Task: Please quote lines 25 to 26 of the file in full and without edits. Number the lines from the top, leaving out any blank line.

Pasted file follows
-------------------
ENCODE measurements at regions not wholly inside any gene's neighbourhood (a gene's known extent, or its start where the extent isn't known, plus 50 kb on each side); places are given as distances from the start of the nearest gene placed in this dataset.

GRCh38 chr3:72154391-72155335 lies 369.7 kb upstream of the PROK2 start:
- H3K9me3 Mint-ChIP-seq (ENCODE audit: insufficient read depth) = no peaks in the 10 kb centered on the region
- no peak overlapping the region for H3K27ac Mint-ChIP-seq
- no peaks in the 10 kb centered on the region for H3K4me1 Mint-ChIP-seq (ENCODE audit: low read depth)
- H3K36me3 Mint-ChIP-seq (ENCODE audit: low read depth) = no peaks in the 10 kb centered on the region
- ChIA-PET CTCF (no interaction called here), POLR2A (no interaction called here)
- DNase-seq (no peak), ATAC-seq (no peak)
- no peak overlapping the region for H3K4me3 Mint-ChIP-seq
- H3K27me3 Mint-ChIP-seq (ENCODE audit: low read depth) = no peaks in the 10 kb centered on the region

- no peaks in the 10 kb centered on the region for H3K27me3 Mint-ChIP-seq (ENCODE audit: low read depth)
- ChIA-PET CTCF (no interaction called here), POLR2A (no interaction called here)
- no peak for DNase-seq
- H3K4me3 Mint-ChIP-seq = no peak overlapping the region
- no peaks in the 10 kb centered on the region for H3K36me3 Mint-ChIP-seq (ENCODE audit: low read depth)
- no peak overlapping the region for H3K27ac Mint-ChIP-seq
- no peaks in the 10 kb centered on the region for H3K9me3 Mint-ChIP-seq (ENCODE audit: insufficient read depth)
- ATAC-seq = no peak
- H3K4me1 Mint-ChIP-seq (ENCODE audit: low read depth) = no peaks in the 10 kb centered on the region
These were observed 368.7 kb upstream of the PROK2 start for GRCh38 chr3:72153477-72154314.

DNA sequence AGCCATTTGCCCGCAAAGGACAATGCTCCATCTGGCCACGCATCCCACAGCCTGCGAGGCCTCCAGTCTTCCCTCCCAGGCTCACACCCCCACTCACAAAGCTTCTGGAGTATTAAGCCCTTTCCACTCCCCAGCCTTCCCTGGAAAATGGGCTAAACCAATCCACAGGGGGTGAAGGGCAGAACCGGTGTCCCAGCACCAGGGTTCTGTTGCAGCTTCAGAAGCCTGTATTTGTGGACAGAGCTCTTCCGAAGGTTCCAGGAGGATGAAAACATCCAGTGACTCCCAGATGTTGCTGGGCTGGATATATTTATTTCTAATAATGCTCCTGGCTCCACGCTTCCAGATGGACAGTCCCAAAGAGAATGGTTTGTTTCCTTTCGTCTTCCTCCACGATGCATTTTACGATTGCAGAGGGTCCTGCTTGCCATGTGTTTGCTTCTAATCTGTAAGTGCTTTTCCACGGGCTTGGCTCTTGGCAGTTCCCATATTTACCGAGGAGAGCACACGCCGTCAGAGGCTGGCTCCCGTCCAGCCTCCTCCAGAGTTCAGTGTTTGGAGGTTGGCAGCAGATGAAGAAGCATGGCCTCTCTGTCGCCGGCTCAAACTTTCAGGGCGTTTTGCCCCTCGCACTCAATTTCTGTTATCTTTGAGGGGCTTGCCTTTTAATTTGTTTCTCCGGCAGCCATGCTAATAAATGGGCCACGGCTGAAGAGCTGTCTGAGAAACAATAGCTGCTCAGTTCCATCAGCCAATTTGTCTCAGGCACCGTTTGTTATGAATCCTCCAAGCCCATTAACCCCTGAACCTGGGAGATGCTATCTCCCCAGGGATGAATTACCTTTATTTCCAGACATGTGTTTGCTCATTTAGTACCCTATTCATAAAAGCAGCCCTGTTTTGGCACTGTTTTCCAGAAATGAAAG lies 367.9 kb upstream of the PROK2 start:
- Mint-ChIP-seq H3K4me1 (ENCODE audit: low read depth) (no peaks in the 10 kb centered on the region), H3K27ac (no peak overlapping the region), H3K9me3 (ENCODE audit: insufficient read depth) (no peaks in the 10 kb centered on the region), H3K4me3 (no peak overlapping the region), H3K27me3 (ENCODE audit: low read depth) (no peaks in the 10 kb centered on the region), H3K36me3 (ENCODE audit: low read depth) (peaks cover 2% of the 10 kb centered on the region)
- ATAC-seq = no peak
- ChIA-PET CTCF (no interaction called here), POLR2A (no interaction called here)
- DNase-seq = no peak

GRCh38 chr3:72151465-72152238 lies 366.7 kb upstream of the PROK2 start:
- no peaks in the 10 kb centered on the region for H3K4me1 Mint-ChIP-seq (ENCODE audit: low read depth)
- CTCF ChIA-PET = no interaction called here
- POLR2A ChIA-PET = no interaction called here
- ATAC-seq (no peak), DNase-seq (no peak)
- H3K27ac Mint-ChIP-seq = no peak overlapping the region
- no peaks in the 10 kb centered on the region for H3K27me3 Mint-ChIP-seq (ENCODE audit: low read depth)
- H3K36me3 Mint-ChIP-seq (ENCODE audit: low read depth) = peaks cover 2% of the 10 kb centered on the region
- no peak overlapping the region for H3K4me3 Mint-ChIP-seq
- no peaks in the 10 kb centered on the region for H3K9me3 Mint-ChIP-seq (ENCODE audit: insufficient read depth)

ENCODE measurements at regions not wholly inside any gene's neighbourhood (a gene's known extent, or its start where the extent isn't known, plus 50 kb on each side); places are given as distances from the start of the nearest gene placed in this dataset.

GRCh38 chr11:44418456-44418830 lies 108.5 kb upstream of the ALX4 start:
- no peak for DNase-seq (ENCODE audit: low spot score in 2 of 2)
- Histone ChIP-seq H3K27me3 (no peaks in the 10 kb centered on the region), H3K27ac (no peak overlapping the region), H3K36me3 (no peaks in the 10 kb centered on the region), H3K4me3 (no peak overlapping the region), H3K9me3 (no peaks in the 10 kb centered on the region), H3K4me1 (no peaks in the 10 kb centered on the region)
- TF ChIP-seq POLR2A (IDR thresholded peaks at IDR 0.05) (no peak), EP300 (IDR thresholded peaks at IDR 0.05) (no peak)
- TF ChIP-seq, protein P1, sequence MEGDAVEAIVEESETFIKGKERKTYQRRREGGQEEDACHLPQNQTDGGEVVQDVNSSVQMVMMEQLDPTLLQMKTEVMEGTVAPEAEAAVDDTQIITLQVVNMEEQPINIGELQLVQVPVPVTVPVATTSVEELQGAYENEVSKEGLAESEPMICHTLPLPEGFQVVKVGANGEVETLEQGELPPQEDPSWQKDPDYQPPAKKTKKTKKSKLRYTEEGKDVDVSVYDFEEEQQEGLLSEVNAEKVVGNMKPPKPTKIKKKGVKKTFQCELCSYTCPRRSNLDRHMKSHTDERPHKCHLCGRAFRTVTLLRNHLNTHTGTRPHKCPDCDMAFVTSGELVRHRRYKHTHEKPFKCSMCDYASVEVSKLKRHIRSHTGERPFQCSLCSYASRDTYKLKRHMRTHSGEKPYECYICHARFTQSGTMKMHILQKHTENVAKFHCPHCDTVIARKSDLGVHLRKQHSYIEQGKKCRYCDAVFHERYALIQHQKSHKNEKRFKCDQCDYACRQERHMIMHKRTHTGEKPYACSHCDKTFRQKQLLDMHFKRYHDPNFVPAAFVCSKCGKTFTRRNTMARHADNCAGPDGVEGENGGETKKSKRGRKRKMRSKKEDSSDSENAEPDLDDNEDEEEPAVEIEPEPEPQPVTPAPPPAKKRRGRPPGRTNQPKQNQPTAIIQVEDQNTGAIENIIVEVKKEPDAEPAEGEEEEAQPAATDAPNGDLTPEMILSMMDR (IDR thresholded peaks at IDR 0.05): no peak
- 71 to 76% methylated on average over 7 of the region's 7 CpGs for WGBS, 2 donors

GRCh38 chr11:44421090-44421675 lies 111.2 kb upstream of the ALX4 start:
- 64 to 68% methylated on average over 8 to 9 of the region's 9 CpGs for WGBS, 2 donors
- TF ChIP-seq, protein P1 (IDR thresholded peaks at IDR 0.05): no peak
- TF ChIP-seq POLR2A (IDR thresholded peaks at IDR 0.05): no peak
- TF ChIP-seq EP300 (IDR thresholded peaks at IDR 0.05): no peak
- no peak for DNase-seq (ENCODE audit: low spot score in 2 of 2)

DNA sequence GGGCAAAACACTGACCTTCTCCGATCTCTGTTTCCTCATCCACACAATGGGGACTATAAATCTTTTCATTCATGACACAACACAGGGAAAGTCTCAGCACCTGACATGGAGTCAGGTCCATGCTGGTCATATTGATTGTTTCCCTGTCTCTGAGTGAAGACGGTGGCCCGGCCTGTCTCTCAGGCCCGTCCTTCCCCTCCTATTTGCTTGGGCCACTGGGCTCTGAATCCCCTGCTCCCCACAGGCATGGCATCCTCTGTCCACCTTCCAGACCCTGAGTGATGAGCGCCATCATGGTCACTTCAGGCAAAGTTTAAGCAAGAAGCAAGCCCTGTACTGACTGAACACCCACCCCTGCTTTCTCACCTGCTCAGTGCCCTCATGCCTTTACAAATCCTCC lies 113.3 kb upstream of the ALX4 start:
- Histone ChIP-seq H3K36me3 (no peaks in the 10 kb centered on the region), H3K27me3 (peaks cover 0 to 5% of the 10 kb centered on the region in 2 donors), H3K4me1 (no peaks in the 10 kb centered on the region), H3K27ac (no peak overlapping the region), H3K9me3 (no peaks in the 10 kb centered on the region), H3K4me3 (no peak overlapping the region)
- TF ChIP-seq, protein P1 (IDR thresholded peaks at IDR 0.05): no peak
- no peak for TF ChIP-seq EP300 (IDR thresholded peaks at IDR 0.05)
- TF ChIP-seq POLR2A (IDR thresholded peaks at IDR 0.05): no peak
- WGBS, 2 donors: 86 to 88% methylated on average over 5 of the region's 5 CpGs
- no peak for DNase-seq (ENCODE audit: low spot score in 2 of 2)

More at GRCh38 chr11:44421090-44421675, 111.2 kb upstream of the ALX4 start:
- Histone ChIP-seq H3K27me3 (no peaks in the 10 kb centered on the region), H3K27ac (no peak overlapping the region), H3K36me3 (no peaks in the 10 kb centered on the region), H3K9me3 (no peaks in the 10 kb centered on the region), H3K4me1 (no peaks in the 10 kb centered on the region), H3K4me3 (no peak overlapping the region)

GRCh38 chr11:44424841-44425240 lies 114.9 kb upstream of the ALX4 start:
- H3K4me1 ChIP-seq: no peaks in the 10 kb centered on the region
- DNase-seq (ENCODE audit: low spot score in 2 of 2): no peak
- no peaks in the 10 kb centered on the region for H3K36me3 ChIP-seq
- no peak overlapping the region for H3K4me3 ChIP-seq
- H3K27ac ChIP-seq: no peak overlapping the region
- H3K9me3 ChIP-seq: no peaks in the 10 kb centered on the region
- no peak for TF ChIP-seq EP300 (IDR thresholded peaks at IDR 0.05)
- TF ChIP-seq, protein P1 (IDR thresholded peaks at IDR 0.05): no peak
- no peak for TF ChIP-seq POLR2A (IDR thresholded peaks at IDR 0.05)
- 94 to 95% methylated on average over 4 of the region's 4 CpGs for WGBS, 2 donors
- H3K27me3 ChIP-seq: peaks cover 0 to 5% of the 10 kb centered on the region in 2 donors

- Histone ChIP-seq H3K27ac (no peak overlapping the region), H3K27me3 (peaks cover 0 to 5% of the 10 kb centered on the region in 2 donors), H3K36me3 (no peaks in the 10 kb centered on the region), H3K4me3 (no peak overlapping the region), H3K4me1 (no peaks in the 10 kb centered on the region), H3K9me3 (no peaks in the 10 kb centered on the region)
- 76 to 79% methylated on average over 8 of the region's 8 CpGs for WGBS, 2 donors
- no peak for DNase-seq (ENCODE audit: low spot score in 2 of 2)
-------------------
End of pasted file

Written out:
- DNase-seq = no peak

GRCh38 chr3:72151465-72152238 lies 366.7 kb upstream of the PROK2 start: